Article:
Advertisement

Natural Law and Vengeance: Jurisprudence on the Streets of Gotham

  • Thomas GiddensEmail author
Article

Abstract

Batman is allied with modern natural law in the way he relies upon reason to bring about his vision of ‘true justice’, operating as a force external to law. This vision of justice is a protective one, with Batman existing as a guardian—a force for resistance against the corruption of the state and the failures of the legal system. But alongside his rational means, Batman also employs violence as he moves beyond the boundaries of the civilised state into the dark and violent world outside law’s protection. He thus sacrifices his own safety to ensure the safety of others—he is a Dark Knight, a sentinel, fighting the nasty and brutish underworld of criminality in his effort to bring rational order to the world and protect the people of Gotham from criminal harm. This fight for justice is fuelled by a deeply private trauma: the murder of Bruce Wayne’s parents: a private desire for vengeance that Batman transcends. In navigating Batman’s jurisprudential dimensions, we are ultimately reminded that private desires and motivations are enfolded within the public structures of justice.

Keywords

Batman Natural law Violence Justice/vengeance Public/private Resistance 

Notes

Acknowledgments

Timothy Peters and Stephen Skinner both read previous drafts of this paper, and helpfully shared with me their dissatisfaction with various aspects of my work. I’d like to thank them for doing so. (The mysterious peer reviewers did a similar thing, and so attract similar thanks.)

References

  1. 1.
    Bainbridge, Jason. 2007. ‘This is the Authority. This planet is under our protection’—An exegesis of superheroes’ interrogations of law. Law, Culture and the Humanities 3: 455–476.CrossRefGoogle Scholar
  2. 2.
    Comerford, Chris. 2015. The hero we need, not the one we deserve: Vigilantism and the state of exception in Batman Incorporated. In Graphic justice: Intersections of comics and law, ed. Thomas Giddens. London: Routledge.Google Scholar
  3. 3.
    Cover, Robert. 1993. Violence and the word. In Narrative, violence, and the law: The essays of Robert Cover, ed. Martha Minow, Michael Ryan, and Austin Sarat. Ann Arbor: The University of Michigan Press.Google Scholar
  4. 4.
    Culbert, Jennifer L. 2005. Reprising revenge. Law, Culture and the Humanities. 1: 302–315.CrossRefGoogle Scholar
  5. 5.
    Douzinas, Costas, and Adam Gearey. 2005. Critical jurisprudence: The political philosophy of justice. Oxford: Hart.Google Scholar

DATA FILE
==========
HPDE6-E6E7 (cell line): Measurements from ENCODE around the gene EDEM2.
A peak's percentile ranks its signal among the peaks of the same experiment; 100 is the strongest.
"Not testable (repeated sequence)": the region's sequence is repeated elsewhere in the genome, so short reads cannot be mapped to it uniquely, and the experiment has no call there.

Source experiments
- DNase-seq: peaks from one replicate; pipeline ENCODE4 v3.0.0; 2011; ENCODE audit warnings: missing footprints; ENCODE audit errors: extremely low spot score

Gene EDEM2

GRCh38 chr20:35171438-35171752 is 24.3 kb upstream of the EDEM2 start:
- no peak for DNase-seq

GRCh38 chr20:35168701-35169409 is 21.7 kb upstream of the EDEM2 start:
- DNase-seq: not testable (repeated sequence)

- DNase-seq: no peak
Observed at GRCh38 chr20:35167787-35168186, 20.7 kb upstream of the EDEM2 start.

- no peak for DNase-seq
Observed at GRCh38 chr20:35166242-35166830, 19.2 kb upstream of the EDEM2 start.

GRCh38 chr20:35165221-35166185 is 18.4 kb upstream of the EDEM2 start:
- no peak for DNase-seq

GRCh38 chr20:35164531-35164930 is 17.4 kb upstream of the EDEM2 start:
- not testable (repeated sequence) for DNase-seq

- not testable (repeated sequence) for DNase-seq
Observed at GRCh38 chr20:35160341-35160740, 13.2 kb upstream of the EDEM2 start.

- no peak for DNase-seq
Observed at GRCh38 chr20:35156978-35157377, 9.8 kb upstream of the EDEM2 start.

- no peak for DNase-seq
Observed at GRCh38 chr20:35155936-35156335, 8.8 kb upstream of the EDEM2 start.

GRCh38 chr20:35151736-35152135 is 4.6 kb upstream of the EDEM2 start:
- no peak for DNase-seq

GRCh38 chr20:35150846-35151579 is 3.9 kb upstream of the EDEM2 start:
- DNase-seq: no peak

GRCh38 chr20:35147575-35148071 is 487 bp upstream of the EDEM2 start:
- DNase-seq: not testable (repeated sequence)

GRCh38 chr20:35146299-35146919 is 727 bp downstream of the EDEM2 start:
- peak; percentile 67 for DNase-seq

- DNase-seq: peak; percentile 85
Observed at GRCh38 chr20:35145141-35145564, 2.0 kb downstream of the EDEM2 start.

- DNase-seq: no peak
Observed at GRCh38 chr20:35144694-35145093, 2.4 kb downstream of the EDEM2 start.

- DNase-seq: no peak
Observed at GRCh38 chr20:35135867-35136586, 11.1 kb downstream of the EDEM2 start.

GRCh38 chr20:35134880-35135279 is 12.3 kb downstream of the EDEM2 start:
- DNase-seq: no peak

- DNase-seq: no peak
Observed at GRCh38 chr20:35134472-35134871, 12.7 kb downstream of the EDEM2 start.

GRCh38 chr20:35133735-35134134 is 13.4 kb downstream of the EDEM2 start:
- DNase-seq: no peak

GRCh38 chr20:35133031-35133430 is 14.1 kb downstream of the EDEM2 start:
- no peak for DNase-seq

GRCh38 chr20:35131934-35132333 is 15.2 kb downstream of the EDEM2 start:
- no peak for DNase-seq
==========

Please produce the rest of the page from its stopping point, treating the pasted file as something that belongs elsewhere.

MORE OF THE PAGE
6. 6.
    Fuller, Lon. 1969. The morality of law. London: Yale University Press.Google Scholar
  7. 7.
    Giddens, Thomas. 2012. Comics, law, and aesthetics: Towards the use of graphic fiction in legal studies. Law and Humanities. 6: 85–109.CrossRefGoogle Scholar
  8. 8.
    Giddens, Thomas. 2015. Lex comica: On comics and legal theory. In Graphic justice: Intersections of comics and law, ed. Thomas Giddens. London: Routledge.Google Scholar
  9. 9.
    Hart, H.L.A. 2012. The concept of law. Oxford: Oxford University Press.Google Scholar
  10. 10.
    Loeb, Jeph, and Tim Sale. 2001. Batman: Dark victory. New York: DC Comics.Google Scholar
  11. 11.
    Loeb, Jeph, and Tim Sale. 2011. Batman: The long Halloween. New York: DC Comics.Google Scholar
  12. 12.
    MacNeil, William P. 2007. Lex populi: The jurisprudence of popular culture. Stanford: Stanford University Press.Google Scholar
  13. 13.
    Menke, Christoph. 2010. Law and violence. Law and Literature. 22: 1–17.CrossRefGoogle Scholar
  14. 14.
    Miller, Frank, and David Mazzucchelli. 1988. Batman: Year one. London: Titan.Google Scholar
  15. 15.
    Morrison, Wayne. 1997. Jurisprudence: From the Greeks to post-modernism. London: Cavendish.Google Scholar
  16. 16.
    Morrisson, Grant, and Dave McKean. 2004. Arkham Asylum: A serious house on serious earth. London: Titan.Google Scholar
  17. 17.
    Nolan, Christopher. 2005. Batman Begins. Warner Bros.Google Scholar
  18. 18.
    Peters, Timothy. 2007. Unbalancing justice: Overcoming the limits of the law in Batman Begins. Griffith Law Review. 16: 247–270.CrossRefGoogle Scholar
  19. 19.
    Rosky, Clifford. 2004. Force, inc.: The privatization of punishment, policing, and military force in liberal states. Connecticut Law Review. 36: 879–1032.Google Scholar
  20. 20.
    Sharp, Cassandra. 2012. ‘Riddle me this…?’ Would the world need superheroes is the law could actually deliver ‘justice’? Law Text Culture. 16: 353–378.Google Scholar
  21. 21.
    Sherwin, Richard K. 2000. When law goes pop: The vanishing line between law and popular culture. London: University of Chicago Press.Google Scholar
  22. 22.
    Simester, A.P., and Andreas von Hirsch. 2011. Crimes, harms, and wrongs: On the principles of criminalisation. Oxford: Hart.Google Scholar
  23. 23.
    Skinner, Stephen. 2009. Stories of pain and the pursuit of justice: Law, violence, experience and jurisprudence. Law, Culture and the Humanities. 5: 131–155.CrossRefGoogle Scholar
  24. 24.
    Smith, Hayden P., and Geoffrey P. Alpert. 2011. Joint policing: Third parties and the use of force. Police Practice and Research. 12: 136–147.CrossRefGoogle Scholar
  25. 25.
    Stone, Richard. 2012. Textbook on civil liberties and human rights. Oxford: Oxford University Press.Google Scholar
  26. 26.
    Vincent, Andrew. 2012. Can states commit crimes? In Shooting to kill: Socio-legal perspectives on the use of lethal force, ed. Simon Bronitt, Miriam Gani, and Saskia Hufnagel, 65–81. Oxford: Hart.Google Scholar
  27. 27.
    Ward, Ian. 1995. Law and literature: Possibilities and perspectives. Cambridge: Cambridge University Press.CrossRefGoogle Scholar

Copyright information

© Springer Science+Business Media Dordrecht 2014

Authors and Affiliations

  1. 1.St Mary’s UniversityLondonUK

Personalised recommendations